Sunday, November 19, 2017


The hotel where I am staying is in Kisii town proper. Kisii is not a small town. I saw online before I left that it has a population of 400,000. The church itself is quite a long distance away. It takes us about a half an hour or more to reach it by car. No one in the church has a car or even a motorbike, so every day I get a taxi to go out, and then to return. There are no busses that run in the remote area of the church.

Back in April, when I was visiting Levi (see earlier posts of this blog series), and when I was first looking at the possibility of going to Kenya, the pastor wrote to ask me if I wanted to stay in a hotel or in his home. I replied that whatever was most comfortable for them. It did not matter to me. But that was because I had planned on staying only one night.

This time I am here for about ten days. I am very glad that I have gotten this hotel. Despite the difficulty of getting to the church, I cannot even see how it would be possible to stay in the house of the pastor. I will explain why in a later post. But another reason that I am glad for the hotel is that I know the days will be very full.

The church has planned a week-long conference…no, it is more than a week. It is about a ten day conference. Each day I am to speak and to have Bible studies. I believe I have already prepared all that I will do, so I should not need much preparation time. But the fact is, I will simply need some time to be alone.

So it was that after the welcome service, we drove back to Kisii in the same Camry, and the pastors saw to it that I was settled well into my room before they left. I still was adjusting to the time change, but that night I slept very well.

The following day was a Saturday. It was the opening of the conference. Do not think of it as the type of conference that we would have in America. The form of it was the same as a church service would be. This was my first church service in any African country, and it was interesting and fun for me to see the manner in which these new friends of mine worshiped the Lord.

Some of the many children of the church, including the twenty-some orphans that are under the care of the church, were first given the opportunity to share some things that they had learned, or to sing a song.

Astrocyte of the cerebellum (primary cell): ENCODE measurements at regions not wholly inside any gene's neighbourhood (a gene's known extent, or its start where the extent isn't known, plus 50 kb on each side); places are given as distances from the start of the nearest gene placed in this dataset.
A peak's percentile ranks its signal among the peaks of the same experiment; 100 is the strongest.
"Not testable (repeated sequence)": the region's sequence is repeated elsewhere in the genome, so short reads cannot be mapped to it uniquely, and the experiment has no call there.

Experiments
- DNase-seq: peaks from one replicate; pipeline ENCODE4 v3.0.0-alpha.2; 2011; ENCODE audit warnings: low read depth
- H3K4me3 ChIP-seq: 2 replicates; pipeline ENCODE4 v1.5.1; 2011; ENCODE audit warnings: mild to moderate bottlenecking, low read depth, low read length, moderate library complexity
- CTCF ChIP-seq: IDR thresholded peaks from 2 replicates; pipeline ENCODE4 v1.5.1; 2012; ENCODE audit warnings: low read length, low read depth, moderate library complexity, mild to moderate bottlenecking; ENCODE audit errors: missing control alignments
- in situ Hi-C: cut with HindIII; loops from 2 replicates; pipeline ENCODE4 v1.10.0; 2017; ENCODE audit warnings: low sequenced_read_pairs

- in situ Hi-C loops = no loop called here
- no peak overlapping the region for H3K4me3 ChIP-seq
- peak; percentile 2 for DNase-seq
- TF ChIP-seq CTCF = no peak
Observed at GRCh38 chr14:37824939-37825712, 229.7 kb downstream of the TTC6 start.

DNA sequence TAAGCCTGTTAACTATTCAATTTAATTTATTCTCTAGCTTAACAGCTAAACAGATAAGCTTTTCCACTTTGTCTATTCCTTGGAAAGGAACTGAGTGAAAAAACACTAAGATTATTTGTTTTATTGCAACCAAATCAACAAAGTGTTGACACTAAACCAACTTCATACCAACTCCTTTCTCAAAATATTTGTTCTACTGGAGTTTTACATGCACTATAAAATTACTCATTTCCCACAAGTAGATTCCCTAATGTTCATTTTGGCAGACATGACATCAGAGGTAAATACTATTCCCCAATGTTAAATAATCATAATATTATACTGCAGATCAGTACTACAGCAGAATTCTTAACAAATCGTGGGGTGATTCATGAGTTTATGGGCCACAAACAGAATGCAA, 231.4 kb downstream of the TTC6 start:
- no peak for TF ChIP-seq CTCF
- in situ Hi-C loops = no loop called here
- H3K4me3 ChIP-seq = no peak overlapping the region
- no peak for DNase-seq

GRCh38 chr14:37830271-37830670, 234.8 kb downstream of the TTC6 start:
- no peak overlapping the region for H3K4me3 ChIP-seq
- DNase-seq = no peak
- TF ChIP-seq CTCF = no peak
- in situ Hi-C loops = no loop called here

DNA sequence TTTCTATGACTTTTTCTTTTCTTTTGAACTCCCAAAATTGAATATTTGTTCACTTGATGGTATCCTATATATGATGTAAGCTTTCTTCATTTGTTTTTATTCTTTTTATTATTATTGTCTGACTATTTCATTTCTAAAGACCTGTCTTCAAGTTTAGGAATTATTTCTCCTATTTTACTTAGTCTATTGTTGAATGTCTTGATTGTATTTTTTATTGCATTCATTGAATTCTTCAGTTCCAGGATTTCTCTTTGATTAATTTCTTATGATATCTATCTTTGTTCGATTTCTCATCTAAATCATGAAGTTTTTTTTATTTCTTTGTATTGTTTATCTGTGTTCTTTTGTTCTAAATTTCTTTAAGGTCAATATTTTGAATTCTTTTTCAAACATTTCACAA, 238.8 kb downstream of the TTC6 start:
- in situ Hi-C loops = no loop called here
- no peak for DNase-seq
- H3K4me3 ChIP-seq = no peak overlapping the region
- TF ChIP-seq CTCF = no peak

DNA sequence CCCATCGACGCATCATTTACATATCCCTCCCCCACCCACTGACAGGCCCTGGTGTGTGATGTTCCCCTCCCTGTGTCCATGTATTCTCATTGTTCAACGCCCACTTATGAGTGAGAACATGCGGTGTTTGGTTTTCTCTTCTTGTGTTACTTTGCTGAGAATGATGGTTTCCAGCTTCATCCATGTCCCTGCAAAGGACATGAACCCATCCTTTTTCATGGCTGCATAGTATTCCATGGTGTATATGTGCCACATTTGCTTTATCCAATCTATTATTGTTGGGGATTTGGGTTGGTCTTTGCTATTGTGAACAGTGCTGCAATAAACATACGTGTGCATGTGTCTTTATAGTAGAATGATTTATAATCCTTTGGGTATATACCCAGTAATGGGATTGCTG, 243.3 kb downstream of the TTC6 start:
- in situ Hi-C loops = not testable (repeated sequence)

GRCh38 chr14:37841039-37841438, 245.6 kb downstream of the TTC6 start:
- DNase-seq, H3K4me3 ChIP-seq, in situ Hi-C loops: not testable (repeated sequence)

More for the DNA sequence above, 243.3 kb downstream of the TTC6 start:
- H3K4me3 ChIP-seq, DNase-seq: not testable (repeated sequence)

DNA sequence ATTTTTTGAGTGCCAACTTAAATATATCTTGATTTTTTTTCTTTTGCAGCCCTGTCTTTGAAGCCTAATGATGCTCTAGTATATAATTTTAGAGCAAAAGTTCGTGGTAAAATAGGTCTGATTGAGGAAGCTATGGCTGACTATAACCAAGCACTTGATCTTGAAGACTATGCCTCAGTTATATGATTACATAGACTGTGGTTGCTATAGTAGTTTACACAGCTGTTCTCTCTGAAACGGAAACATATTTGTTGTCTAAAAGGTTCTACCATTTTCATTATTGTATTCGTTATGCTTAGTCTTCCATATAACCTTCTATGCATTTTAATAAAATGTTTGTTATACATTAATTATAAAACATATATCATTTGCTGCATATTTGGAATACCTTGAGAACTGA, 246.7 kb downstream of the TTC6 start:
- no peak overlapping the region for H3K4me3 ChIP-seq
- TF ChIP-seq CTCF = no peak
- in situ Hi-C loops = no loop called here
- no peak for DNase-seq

Four of five of them had memory verses that they wanted to recite. The children, whose ages ranged from about four to ten or eleven, all lined up in the front. In turn, each recited their verse.

Each one began in the same manner. They began by saying, “Praise the Lord!”
To which the congregation replied, “Amen!”
They repeated. “Praise the Lord again!”

I used exclamation points in these quotes, but I actually pondered whether or not I should use them. These phrases were not shouted or even said in a loud voice, but as I came to see later, this was simply the normal way that the children or even anyone began what they were to say in front of the congregation.

“Better than my method,” I thought to myself. I think that I usually say something like, “Um…”

But the best was the singing. The children also have their own choir, and next, they were given the opportunity to present a song. One of the older girls came to the front to begin. It was in the same fashion: “Praise the Lord.” “Amen.” “Praise the Lord again.” “Amen.”

Then the choir began to sing. The girl was the only one in the front. The rest the children in the choir were in the back of the church. They also were singing, but as they sang, they proceeded up the isle, dancing as they came.

This was not an ecstatic dance or anything like that. The children came two by two, and with their arms, legs and entire bodies, they were keeping rhythm with the music. They more than sang the song, they also felt the song. Their worship was with their entire body.

I had only been with this people for a half an hour, and already I had learned so much from them. So far, I had learned the most from the children.

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